By Eric Metaxas | Rejecting the Outer Darkness
One of this year’s biggest blockbuster films may be a great metaphor for what it means to be human—and why God created us for one another…
Have you ever thought about how frightening space is? The inky darkness, the cold, the silence and the vacuum. We can only experience it through the glass of a climate-controlled space helmet—it’s too deadly. It lacks essentials such as water, warmth, and air.
But there’s one thing we need just as much—maybe more: community. While we can biologically survive without other people, real life can’t be lived in isolation—even monks who spend much of their time alone and in silence come together to pray and share meals.
This reality came home to me in a profound way when I watched Alfonso Cuarón’s groundbreaking new movie, “Gravity,” starring Sandra Bullock and George Clooney. Much of the buzz has centered on the visuals, but it was the story that I really found moving.
In the film, Bullock’s character—a technician on board the space shuttle Explorer—has to fight for survival after a cascade of satellite debris smashes into the shuttle, killing nearly all of her crew. Tumbling helplessly through space in her space suit, in a communications blackout and her suit’s oxygen reserves running low, Bullock—and audiences—get a taste of what isolation really means. It is terrifying.
The thought of dying alone, spinning away from earth and the human race into the blackness and never being found, plays on some of our deepest fears.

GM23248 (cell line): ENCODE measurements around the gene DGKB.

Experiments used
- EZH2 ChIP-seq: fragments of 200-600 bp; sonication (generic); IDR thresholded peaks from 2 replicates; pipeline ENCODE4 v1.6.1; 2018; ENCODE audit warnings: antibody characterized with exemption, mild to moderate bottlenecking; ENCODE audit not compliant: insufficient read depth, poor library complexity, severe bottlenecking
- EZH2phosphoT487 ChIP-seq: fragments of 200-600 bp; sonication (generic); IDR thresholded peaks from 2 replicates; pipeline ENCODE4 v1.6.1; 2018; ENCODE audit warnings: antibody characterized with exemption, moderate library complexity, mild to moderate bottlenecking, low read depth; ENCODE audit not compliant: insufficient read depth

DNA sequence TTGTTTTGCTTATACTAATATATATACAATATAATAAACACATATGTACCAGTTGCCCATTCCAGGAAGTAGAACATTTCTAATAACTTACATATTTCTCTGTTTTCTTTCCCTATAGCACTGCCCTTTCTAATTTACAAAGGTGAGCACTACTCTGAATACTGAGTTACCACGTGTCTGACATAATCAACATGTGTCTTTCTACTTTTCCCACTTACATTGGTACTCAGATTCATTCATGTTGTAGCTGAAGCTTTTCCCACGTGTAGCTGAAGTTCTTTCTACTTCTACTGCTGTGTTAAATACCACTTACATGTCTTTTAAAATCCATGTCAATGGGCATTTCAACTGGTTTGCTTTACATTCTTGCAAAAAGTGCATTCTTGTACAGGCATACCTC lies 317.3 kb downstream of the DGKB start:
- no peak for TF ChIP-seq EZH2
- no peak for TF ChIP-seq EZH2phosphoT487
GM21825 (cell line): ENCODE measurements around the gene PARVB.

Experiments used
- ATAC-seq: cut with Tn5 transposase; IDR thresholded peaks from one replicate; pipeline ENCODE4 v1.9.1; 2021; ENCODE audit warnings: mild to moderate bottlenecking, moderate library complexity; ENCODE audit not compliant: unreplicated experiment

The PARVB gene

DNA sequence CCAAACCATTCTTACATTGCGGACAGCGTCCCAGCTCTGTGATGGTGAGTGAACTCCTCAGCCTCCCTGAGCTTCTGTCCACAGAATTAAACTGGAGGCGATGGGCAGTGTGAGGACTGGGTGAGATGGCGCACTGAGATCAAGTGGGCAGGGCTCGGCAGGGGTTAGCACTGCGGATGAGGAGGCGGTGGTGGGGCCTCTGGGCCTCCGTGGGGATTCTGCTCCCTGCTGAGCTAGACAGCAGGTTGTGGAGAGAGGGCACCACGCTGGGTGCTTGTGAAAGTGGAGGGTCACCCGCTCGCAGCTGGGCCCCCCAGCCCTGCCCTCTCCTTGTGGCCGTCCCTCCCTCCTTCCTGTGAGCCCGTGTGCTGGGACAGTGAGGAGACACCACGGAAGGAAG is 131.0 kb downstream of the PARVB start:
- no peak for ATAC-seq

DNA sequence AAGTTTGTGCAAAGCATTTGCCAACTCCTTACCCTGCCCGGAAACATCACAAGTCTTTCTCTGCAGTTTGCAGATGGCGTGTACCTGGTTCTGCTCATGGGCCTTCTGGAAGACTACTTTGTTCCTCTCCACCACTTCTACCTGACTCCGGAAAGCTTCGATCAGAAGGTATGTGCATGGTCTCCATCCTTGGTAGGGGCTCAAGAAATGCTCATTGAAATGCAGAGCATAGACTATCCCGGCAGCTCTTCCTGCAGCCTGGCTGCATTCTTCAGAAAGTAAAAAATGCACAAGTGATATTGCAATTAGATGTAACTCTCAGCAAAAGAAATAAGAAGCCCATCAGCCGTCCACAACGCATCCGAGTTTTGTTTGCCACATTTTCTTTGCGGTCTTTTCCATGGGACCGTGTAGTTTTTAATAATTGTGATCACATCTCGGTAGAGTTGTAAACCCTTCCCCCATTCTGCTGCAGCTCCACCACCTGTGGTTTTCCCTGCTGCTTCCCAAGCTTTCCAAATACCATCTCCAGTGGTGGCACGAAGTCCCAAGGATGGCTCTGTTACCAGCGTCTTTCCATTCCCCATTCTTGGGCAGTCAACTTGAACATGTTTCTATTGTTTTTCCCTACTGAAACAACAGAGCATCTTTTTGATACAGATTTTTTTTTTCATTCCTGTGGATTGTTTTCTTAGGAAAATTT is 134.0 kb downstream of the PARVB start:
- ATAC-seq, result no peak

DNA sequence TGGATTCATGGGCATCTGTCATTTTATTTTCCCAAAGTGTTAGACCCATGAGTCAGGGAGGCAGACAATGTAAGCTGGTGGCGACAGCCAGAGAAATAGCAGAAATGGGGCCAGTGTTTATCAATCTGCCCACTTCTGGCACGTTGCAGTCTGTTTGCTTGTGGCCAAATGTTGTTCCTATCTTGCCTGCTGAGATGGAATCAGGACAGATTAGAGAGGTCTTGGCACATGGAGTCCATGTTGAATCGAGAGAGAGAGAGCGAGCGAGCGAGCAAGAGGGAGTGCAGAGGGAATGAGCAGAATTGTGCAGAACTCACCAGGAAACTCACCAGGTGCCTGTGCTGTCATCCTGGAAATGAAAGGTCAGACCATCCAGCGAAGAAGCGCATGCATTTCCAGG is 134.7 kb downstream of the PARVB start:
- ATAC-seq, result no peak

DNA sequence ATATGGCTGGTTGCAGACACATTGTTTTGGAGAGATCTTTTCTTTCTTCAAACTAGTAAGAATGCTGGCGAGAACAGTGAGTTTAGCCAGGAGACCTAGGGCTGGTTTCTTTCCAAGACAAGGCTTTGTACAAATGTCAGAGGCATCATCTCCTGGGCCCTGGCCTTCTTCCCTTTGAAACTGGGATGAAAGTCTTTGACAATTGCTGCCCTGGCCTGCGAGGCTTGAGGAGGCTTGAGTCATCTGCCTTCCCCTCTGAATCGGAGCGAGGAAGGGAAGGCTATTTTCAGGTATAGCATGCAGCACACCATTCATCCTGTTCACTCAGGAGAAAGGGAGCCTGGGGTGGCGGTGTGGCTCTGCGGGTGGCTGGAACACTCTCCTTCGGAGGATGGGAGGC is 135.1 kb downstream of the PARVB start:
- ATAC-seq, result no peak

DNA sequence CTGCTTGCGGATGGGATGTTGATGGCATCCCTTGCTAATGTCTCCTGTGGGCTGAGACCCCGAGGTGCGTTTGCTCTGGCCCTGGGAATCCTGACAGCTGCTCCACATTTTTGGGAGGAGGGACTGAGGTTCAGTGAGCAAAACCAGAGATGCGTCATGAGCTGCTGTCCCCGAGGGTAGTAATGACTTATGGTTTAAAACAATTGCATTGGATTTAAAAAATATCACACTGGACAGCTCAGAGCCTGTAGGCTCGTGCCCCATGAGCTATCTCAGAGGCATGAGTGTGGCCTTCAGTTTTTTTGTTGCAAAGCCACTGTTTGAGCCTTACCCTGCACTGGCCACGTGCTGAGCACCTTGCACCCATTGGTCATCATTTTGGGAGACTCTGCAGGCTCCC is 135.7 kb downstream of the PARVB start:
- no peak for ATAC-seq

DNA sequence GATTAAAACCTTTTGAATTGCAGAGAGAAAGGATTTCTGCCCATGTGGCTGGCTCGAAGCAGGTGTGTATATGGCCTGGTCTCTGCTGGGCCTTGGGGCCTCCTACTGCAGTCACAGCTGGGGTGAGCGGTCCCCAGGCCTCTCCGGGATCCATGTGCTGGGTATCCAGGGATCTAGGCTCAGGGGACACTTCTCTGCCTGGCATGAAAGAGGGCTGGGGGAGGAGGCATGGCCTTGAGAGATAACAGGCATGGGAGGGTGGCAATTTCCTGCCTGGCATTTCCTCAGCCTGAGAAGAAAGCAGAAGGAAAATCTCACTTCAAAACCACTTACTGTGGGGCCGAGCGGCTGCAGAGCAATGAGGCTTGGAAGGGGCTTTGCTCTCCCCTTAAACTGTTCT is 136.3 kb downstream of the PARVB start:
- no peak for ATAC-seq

I won’t give away the ending, of course, but Bullock’s character is shortly reunited with a wise-cracking fellow crew member played by George Clooney. And though the two remain in peril for much of the film, we feel palpable relief along with the heroine when her threat of eternal separation abates.
And lest you think I’m stretching the director’s intent, consider that the movie gives Bullock a back story that focuses on self-isolation borne of grief. It’s a renunciation of love and friendship she imposed on herself after a loved one dies, convincing her no guiding Intelligence inhabits the heavens.
It’s only the loss of her crew, which leaves her living out the meaning of irreversible solitude, that causes her to cry out for earth, for love, for God. She even rejoices in the barking of a dog over her radio.
Call me crazy, but it’s hard to imagine a better metaphor for salvation than God’s gravity snatching us from the void of eternal aloneness. I think that’s part of what Jesus was getting at when He likened Heaven to a wedding feast—the ultimate celebration of community and togetherness—and simply called Hell, “the outer darkness.”
C. S. Lewis said something similar in “The Problem of Pain,” when explaining how he thought of damnation:
“In the long run,” he writes, “the answer to all those who object to the doctrine of hell, is itself a question: What are you asking God to do? To wipe out their past sins and, at all costs, to give them a fresh start, smoothing every difficulty and offering every miraculous help? But He has done so, on Calvary. To forgive them? They will not be forgiven. To leave them alone? Alas, I am afraid that is what He does.”
In Christianity, salvation is much more than escaping punishment or attaining bliss. It is the restoration of what it means to be truly human. This restoration is relational: we are brought into right relation with each other, with creation, and most importantly with God. And for the mind trained to think Christianly, films like this one offer a glimpse of that truth as through a glass (or a space helmet), darkly.
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